Organizations that have been overly aggressive on repairs in the past will have to reevaluate those positions and may need to recapitalize certain costs to comply with the new regulations. Doing so by voluntarily changing their tax methods of accounting will allow those taxpayers to receive audit protection for prior years and to spread any positive adjustment to taxable income over a four-year period.
Another result of the new regulations is that we now have greater clarity when it comes to understanding which costs must be capitalized as property is being acquired, including certain facilitative transaction costs. The new rules also contain de minimis provisions that provide for expensing certain amounts under the written accounting policy of the organization for capital purchase (up to an overall threshold) as well as changes to depreciation methods, which may ease record keeping.
Evaluating and Adopting the New Rules
The IRS wants to encourage compliance with the new regulations and is offering taxpayers a host of ways to get automatic consent for accounting method changes. For example, if your bank makes its method change within the first two tax years that begin on or after January 1, 2012, it can gain automatic consent without having to observe the normal scope limitations associated with accounting method changes. It’s important to note that automatic consent is granted assuming you follow the IRS’s accounting method change procedures for each item being changed. (There are 19 changes in all.)
Given the recent IRS notice of a delay in the rules’ effective date, taxpayers may instead choose to wait to fully implement the new regulations until a later date. However, it’s important to use this delay to proactively assess the impact of the rules on your bank now and create an effective implementation plan to reduce disruptions when the rules become effective.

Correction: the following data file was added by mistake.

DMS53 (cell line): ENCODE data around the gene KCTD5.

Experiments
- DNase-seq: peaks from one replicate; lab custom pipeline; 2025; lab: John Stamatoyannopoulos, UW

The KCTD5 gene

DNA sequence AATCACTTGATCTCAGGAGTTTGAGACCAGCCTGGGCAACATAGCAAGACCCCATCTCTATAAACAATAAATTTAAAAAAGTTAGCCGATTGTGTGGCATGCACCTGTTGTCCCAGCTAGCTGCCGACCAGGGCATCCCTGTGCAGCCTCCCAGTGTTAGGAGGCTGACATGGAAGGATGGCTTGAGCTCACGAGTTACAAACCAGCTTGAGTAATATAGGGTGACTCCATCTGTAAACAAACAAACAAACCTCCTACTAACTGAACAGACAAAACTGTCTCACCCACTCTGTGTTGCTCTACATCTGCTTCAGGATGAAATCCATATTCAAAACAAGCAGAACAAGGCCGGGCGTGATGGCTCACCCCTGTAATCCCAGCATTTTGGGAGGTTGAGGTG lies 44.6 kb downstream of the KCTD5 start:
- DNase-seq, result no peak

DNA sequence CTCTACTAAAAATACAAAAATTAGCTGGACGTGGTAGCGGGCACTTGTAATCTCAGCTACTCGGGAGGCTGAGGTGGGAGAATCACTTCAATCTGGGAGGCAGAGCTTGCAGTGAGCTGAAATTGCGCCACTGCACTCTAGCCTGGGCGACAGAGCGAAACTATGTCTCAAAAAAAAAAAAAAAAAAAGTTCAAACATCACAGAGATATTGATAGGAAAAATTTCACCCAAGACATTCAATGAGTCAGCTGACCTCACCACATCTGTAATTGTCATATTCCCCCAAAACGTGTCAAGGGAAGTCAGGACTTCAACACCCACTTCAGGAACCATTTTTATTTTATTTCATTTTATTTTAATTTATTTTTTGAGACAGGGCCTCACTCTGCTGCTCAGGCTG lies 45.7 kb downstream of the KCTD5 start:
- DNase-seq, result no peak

Clearly, the new regulations are sweeping and complex. To fully understand them, comply with them, and take advantage of the opportunities they offer, banks need solid, strong, and sophisticated tax advisors. They must also ask the right questions about the costs they’re now capitalizing and how they decide whether to capitalize or expense in the future.
In addition, banks must adopt a fresh mind-set, especially in light of the new unit-of-property definition. A large part of this requires breaking out costs for individual systems and components on the front end. This will enable banks to track basis costs and save records for the future, when follow-up repairs or improvements may be necessary and tax implications once again become a factor.
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Jennifer Schmidt leads the firm’s tax accounting methods practice and has over 15 years of experience helping companies with accounting methods planning.
Mark Reis has been in public accounting since 1986 and leads the firm’s tax practice for the Financial Institutions Practice.
Randy Churchill has been in the financial services industry since 1983 and specializes in IRS examinations, accounting methods, and accounting for income tax issues.